Sunday, September 23, 2007

Calculating the Inflation Tax

This bit about government wanting to tax the rich has always puzzled me. In ancient Rome, if I remember my history right, every male was taxed. They had to give one month of labor to the government each year, or pay someone to stand in for them. The Romans were able to build a lot of roads. Notice that there wasn’t the concept “I can’t pay, I don’t have the money.” They wanted your ass and you were theirs for one month. As a government, you couldn’t go out and “print” another tax payer (worker).

When you fast forward to today, Congress’s idea of “Tax the rich,” is tax the guy making over 100K per year. Notice we are not taxing the rich people that don’t have to work. We are taxing people earning money. So if you work 3 jobs and are killing yourself, you pay more tax. If you are pimping, selling drugs or other illegal things, you pay no tax. If you don’t have enough earned income, you also pay no tax. In essence Congress taxes people more for working over 40 hours.

Examine the increase in the price of oil to $80. It is the equivalent of a $1,000 bill for every car owner who consumes 3 gallons per day. The census for 2004 lists 243,023,485 cars in the United States. Extend that forward and we get 243 billion dollars. Our government collected 2.2 trillion in taxes in 2006. This rise in oil prices is equivalent to 10% of our present tax base. With this tax, EVERYONE pays.

When it reaches into everyone’s pocket, it is inflation. The result on the economy is a contraction of discretionary purchases; movies, restaurants, Starbucks, fast food etc. As the price of oil rises, many countries face the prospects of recession. Oil taxes are across the board and affect everyone; especially those that can least afford it.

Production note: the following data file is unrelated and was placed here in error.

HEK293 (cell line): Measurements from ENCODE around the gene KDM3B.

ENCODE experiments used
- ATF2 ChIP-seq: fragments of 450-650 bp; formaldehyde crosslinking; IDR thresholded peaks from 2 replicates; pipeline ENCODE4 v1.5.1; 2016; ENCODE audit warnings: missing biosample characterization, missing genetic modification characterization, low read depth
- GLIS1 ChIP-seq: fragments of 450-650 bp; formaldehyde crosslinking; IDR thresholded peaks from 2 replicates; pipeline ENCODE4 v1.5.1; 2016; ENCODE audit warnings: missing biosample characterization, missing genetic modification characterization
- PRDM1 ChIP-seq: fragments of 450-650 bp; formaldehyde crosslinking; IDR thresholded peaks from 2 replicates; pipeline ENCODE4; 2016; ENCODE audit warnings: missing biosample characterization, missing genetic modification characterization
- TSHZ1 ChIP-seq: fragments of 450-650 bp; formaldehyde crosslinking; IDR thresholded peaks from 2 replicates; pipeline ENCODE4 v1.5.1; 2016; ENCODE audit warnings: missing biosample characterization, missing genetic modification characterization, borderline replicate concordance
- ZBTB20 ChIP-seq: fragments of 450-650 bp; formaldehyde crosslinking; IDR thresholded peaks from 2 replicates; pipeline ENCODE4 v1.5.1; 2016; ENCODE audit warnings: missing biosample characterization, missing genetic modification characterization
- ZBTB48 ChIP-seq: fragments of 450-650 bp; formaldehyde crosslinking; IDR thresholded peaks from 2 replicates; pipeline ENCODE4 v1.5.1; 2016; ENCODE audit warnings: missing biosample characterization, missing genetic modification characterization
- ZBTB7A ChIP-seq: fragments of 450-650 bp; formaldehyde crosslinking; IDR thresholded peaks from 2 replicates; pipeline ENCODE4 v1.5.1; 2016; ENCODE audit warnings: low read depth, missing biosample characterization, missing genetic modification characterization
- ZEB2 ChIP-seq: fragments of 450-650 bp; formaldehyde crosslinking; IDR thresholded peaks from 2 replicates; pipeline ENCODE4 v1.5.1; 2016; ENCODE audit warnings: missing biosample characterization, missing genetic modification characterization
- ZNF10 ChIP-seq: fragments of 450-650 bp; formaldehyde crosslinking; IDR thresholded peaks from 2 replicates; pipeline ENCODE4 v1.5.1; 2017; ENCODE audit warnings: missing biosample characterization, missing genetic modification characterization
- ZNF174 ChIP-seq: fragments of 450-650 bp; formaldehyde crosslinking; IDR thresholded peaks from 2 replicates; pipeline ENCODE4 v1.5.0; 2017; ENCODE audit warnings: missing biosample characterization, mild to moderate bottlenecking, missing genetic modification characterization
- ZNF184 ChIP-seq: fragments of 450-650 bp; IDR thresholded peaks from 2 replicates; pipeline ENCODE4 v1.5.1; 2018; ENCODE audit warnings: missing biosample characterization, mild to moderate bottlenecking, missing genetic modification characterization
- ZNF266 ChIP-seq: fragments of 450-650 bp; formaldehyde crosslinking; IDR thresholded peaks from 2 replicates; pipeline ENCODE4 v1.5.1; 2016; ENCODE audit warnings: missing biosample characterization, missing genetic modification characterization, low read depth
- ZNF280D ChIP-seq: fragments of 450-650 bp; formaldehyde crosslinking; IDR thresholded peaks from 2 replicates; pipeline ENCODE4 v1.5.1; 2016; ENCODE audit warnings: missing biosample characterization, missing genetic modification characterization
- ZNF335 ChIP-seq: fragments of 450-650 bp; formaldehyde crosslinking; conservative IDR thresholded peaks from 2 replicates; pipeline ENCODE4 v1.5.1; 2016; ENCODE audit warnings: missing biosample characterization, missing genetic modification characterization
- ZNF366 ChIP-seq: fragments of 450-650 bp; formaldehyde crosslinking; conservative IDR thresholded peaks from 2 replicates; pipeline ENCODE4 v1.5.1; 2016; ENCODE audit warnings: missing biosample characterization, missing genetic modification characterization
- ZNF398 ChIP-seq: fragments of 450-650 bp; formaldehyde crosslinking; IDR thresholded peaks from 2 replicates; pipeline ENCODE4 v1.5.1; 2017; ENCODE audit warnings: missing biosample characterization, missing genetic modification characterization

Notice, this whole computation didn’t take an office full of economists to calculate. It’s pretty basic math. Now, all Congress has to do is re-introduce the $1000 bill into circulation. The phrase “Banana Republic” comes to mind for some reason. “Chiquita Ben” Bernanke to the rescue! We’re going to drive to the poor house in style, mileage be damned!

15 comments:

Anonymous said...

"They wanted your ass and you were their’s for one month."

The word "theirs" does not contain an apostrophe.

Stop with the gratuitous apostrophes!!

Jim in San Marcos said...

Hi Anon

The apostrophe fit when I first wrote the sentence. The structure was so bad that I rearranged the sentence.

Thank you for pointing out the mistake.

scott said...

I'm wondering why Anon feels he must be so anal about the misuse of an apostrophe. Why is that? A truly constructive comment pertaining to the topic at hand would have been a much better use of anon's time.
("anon's" time...is that correct usage?)

Anonymous said...

Hey Anon 9:33, how about easing up on the nit picking. You are going to fool around and piss Jim off, and then where are you going to go to get this kind of level-headed insight?

Jim in San Marcos said...

Hi All

Thanks for defending me. Anon was really doing me a favor, I would hazard a guess that he is an editor for a newspaper. Plus in order to find mistakes, he had to read the column.

Usually I get errors pointed out to me with the email link at the bottom of the links column.

I could have just deleted Anon's comment after I corrected the error, but I would not have been able to thank the guy.

The really funny thing about this, is that I have a Degree in Journalism from Syracuse University class of '71. So I really don't have a leg to stand on.

Thank you all for your input, Anon can be my "Editor," it's a gratis position --no pay.